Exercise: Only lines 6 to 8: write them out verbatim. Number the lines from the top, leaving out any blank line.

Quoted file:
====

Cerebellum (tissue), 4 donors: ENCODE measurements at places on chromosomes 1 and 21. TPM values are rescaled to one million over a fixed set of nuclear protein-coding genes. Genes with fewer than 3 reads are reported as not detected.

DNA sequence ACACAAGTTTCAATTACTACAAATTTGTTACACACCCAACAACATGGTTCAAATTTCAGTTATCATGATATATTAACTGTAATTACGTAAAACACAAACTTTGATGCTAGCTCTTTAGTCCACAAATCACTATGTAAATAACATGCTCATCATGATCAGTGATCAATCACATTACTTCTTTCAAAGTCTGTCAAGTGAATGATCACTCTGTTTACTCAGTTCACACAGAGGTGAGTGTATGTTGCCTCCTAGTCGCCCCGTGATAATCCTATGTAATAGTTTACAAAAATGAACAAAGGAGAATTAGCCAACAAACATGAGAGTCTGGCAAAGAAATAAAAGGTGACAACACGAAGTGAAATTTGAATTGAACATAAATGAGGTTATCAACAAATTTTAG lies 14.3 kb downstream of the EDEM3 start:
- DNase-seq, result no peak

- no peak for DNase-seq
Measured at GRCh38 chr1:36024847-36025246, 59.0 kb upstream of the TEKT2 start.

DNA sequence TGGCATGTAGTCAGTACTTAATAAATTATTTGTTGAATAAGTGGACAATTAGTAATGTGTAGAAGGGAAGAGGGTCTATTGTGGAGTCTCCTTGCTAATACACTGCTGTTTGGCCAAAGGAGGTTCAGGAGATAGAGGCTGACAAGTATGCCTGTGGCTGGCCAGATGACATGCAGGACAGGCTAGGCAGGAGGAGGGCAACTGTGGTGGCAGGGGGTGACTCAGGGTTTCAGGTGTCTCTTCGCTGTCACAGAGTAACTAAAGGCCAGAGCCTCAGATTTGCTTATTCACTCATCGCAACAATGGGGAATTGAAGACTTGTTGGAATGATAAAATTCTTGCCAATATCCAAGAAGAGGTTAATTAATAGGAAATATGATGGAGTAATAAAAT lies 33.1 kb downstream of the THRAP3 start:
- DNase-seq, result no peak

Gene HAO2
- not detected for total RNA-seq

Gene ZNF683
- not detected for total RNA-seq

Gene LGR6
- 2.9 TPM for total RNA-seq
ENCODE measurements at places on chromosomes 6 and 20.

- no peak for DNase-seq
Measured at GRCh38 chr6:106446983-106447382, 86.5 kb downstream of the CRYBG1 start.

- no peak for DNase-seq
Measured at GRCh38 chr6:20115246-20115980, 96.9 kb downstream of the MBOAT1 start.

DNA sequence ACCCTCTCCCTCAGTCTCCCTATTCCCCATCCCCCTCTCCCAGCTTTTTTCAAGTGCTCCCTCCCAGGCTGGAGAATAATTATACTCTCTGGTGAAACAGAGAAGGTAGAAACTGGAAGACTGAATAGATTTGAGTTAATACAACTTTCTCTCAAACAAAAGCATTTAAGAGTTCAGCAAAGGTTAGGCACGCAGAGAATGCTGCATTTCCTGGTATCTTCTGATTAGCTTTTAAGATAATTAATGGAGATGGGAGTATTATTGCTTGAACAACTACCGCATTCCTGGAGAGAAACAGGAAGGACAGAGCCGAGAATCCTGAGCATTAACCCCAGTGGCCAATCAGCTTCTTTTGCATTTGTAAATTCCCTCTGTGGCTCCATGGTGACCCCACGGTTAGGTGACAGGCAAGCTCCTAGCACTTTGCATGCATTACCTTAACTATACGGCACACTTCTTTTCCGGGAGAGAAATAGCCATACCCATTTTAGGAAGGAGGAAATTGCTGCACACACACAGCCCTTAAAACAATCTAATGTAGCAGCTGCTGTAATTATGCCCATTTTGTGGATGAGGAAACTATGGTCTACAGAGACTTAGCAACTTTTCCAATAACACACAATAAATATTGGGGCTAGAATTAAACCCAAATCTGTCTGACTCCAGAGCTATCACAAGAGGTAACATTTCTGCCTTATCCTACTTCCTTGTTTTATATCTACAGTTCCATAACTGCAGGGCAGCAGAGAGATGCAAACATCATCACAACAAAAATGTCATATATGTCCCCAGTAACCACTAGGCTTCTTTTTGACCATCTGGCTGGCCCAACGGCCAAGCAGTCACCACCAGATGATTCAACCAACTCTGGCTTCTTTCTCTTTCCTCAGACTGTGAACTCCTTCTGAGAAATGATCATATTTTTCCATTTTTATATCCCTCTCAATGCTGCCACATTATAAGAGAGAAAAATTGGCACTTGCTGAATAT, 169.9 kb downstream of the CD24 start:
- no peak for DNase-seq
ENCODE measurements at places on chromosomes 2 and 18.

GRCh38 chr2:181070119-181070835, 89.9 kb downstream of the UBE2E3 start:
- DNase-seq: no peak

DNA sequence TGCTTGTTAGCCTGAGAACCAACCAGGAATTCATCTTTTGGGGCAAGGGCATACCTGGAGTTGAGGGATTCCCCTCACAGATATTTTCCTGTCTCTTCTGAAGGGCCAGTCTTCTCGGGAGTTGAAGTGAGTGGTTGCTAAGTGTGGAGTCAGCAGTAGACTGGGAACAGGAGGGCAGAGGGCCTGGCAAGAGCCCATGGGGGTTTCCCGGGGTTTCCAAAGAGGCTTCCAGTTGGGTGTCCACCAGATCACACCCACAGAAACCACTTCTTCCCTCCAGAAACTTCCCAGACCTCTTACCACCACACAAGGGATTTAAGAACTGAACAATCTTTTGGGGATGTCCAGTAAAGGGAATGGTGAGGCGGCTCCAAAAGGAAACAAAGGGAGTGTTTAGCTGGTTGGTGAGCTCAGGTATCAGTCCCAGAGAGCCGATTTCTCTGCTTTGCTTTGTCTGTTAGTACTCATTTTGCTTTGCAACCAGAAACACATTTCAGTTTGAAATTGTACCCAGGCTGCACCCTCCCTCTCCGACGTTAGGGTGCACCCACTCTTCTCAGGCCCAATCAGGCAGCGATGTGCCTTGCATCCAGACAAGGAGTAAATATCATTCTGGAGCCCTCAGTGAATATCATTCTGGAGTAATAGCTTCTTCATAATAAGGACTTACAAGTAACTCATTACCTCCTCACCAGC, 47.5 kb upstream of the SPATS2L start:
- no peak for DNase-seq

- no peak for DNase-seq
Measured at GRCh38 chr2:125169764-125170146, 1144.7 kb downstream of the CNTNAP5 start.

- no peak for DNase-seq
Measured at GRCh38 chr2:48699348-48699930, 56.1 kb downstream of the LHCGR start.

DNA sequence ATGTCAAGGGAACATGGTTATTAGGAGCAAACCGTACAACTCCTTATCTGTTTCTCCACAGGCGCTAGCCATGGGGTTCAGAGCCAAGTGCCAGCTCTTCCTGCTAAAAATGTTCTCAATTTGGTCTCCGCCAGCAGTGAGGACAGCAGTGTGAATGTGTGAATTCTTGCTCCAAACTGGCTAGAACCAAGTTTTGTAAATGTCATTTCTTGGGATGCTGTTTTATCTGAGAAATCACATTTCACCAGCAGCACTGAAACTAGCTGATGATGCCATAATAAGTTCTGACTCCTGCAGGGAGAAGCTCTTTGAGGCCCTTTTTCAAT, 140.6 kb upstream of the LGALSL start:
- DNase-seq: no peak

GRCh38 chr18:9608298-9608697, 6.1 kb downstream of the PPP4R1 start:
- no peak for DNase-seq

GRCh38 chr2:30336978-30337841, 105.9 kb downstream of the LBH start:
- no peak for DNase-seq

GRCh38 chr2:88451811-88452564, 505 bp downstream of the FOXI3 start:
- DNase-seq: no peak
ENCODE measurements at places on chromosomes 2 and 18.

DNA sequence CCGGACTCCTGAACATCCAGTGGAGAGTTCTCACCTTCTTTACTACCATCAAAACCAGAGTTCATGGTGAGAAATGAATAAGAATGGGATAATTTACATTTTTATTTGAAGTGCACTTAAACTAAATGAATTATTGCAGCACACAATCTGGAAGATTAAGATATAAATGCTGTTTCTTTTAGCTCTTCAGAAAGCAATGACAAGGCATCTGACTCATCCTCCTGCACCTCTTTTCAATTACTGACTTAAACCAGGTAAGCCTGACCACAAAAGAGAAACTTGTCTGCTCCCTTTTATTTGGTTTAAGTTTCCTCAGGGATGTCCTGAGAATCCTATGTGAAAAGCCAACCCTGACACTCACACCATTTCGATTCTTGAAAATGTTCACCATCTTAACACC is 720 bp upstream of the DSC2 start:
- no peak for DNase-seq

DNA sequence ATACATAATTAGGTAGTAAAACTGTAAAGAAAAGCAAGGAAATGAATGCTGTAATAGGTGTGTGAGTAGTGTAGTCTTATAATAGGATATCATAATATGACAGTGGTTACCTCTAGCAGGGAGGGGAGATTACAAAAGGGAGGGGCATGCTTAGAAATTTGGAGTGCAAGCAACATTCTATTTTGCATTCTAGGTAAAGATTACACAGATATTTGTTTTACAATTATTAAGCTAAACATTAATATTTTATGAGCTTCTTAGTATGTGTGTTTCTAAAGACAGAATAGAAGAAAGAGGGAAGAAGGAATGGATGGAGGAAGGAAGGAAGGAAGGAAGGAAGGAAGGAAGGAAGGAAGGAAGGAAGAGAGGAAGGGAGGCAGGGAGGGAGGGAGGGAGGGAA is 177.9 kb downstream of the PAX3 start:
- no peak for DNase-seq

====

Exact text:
DNA sequence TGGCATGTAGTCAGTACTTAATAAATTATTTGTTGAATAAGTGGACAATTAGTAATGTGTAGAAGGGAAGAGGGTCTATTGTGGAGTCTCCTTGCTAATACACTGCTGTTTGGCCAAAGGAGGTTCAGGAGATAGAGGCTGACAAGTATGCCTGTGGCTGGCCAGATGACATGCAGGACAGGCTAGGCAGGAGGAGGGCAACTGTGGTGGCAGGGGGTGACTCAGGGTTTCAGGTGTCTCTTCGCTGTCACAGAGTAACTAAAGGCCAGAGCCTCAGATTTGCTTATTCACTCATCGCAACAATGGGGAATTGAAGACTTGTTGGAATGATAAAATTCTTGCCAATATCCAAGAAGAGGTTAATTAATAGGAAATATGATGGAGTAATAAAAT lies 33.1 kb downstream of the THRAP3 start:
- DNase-seq, result no peak

Gene HAO2